The Cuckoo Clock

My Granny died thirty years ago. She had lived on in sadness for a few years after my Grandpa had died in 1979. My dad, mum, uncle and aunt cleared the house. Dad and his brothers were brought up in this house. Their elder brother had gone off to war never to return. I played cricket in the passage with my brother and cousin. My Granny would spill Bilberry pie filling all over the tablecloth as she hurriedly served it out. We laughed, argued, played games and ate together in that house.

My dad asked me if there was anything I wanted from the house as a memento of my grandparents. I asked my dad if I could have the Cuckoo clock from the back kitchen. It had hung on the wall above the armchair quietly. Dad had brought it back from Germany when he did national service. The house was cleared, many of the contents was damp and had to be thrown away.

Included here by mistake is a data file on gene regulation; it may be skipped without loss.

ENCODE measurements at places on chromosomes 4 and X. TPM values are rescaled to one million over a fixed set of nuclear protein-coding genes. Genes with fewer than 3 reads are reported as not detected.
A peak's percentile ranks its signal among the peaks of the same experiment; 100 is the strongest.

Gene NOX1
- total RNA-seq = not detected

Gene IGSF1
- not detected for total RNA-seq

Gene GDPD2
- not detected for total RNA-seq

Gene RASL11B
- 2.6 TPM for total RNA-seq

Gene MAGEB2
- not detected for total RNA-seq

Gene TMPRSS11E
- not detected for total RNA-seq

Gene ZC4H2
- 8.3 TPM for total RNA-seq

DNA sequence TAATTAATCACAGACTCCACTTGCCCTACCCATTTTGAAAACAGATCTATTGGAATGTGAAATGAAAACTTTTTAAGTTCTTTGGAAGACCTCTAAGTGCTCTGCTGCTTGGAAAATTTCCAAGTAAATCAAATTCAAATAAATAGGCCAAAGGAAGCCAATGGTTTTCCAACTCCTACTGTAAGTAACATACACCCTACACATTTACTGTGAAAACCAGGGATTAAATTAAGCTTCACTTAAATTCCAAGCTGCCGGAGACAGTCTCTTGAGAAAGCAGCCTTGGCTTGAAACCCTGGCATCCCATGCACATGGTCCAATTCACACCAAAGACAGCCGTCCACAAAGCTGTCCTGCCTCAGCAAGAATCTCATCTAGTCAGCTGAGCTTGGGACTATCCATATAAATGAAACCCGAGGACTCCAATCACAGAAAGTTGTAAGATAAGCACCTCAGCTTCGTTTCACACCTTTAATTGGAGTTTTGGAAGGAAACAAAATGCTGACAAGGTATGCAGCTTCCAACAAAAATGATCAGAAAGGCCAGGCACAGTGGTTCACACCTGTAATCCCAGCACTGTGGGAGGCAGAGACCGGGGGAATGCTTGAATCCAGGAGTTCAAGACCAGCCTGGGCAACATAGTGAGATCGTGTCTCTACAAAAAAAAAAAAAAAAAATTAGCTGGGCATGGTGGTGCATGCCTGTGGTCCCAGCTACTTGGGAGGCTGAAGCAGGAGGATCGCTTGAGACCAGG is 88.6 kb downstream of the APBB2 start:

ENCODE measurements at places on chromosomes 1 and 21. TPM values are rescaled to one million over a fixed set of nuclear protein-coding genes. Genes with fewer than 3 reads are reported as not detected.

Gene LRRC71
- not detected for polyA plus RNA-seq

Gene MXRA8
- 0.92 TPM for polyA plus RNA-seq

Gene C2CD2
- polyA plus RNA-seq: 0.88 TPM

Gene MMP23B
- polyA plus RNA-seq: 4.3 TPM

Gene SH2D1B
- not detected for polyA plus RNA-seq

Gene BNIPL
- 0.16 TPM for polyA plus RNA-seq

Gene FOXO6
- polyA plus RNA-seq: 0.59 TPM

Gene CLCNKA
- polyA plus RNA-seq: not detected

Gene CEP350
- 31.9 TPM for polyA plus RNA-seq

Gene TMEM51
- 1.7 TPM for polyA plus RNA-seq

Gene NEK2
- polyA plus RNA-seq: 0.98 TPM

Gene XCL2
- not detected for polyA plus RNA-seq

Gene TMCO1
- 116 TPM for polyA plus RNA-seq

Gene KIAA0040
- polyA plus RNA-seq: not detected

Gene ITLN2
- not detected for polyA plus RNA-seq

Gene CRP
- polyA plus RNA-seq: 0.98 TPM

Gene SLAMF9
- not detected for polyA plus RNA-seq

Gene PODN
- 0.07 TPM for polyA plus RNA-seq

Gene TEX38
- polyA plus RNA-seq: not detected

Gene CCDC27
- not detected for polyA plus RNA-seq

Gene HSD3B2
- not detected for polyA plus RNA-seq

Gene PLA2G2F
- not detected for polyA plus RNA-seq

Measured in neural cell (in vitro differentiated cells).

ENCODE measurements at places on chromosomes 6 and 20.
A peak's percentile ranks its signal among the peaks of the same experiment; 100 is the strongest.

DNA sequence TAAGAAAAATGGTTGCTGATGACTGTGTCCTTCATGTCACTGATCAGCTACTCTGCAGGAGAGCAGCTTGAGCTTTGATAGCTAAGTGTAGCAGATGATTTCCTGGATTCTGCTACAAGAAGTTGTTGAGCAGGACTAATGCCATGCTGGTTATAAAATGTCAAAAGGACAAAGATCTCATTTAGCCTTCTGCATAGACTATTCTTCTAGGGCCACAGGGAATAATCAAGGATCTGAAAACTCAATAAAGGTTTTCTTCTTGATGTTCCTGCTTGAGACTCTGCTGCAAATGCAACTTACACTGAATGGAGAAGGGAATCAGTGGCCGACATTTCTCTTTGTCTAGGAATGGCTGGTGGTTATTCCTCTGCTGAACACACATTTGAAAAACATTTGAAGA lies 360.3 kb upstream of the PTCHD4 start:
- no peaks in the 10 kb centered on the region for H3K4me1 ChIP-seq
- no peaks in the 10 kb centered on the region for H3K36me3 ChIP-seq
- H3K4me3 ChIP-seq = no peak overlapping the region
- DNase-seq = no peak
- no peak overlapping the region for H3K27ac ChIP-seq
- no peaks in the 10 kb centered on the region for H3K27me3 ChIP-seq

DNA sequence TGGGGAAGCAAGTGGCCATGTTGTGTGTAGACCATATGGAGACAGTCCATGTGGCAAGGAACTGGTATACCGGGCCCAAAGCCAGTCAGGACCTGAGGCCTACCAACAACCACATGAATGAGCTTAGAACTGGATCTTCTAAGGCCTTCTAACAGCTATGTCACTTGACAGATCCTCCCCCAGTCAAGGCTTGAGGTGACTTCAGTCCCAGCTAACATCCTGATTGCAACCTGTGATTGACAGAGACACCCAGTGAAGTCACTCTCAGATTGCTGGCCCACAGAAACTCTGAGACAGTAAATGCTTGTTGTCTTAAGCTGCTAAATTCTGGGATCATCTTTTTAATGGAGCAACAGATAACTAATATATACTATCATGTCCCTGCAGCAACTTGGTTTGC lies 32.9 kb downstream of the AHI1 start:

I was given the clock in a cardboard box. I removed the clock and studied it.

It was broken.

It had always been broken in my lifetime.

The Cuckoo had never appeared.

The clock never ticked.

I didn’t mind about that.

I smiled at the clock.

It mattered to me.

Not everything that’s broken should be thrown away.

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